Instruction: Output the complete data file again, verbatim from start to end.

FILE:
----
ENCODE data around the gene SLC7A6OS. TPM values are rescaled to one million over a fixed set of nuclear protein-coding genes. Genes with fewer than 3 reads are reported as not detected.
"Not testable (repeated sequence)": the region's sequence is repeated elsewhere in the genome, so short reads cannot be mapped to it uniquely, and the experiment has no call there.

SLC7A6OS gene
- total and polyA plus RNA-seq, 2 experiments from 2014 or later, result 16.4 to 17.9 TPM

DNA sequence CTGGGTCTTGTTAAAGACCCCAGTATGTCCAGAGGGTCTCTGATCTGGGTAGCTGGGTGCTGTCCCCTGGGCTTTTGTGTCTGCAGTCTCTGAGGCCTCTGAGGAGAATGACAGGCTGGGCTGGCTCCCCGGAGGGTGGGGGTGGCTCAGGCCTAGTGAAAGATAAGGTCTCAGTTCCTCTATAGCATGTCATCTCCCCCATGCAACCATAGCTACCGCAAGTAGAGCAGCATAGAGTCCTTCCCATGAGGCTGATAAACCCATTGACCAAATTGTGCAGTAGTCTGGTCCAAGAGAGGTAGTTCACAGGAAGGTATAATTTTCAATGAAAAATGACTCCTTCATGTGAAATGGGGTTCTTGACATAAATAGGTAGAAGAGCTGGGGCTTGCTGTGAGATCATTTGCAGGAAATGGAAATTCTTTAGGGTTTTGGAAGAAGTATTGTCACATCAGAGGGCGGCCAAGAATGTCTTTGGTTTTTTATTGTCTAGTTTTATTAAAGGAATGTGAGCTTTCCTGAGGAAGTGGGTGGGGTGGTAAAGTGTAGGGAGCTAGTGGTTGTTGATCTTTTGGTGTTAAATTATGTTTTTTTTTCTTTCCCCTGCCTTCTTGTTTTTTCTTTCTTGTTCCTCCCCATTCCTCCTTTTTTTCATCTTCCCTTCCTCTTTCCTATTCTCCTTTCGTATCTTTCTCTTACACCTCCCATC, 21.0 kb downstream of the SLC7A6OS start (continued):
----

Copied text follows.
ENCODE data around the gene SLC7A6OS. TPM values are rescaled to one million over a fixed set of nuclear protein-coding genes. Genes with fewer than 3 reads are reported as not detected.
"Not testable (repeated sequence)": the region's sequence is repeated elsewhere in the genome, so short reads cannot be mapped to it uniquely, and the experiment has no call there.

SLC7A6OS gene
- total and polyA plus RNA-seq, 2 experiments from 2014 or later, result 16.4 to 17.9 TPM

DNA sequence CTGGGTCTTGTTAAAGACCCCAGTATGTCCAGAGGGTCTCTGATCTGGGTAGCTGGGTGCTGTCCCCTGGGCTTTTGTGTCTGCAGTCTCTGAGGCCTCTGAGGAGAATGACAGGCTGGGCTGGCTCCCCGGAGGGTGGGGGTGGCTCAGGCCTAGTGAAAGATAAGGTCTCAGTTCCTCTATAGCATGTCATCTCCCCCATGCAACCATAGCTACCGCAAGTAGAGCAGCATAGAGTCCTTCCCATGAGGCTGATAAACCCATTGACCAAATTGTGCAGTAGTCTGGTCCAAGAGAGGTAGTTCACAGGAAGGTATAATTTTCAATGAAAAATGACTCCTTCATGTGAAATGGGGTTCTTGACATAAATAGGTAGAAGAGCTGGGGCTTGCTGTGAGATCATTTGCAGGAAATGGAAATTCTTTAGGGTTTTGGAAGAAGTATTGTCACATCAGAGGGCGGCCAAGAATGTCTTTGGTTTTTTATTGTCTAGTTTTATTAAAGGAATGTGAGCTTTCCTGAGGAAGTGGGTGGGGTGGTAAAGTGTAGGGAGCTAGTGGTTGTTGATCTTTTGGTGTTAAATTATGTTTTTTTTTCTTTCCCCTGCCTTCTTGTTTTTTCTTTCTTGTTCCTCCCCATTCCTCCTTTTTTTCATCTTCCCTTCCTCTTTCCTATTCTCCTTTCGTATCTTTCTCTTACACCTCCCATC, 21.0 kb downstream of the SLC7A6OS start (continued):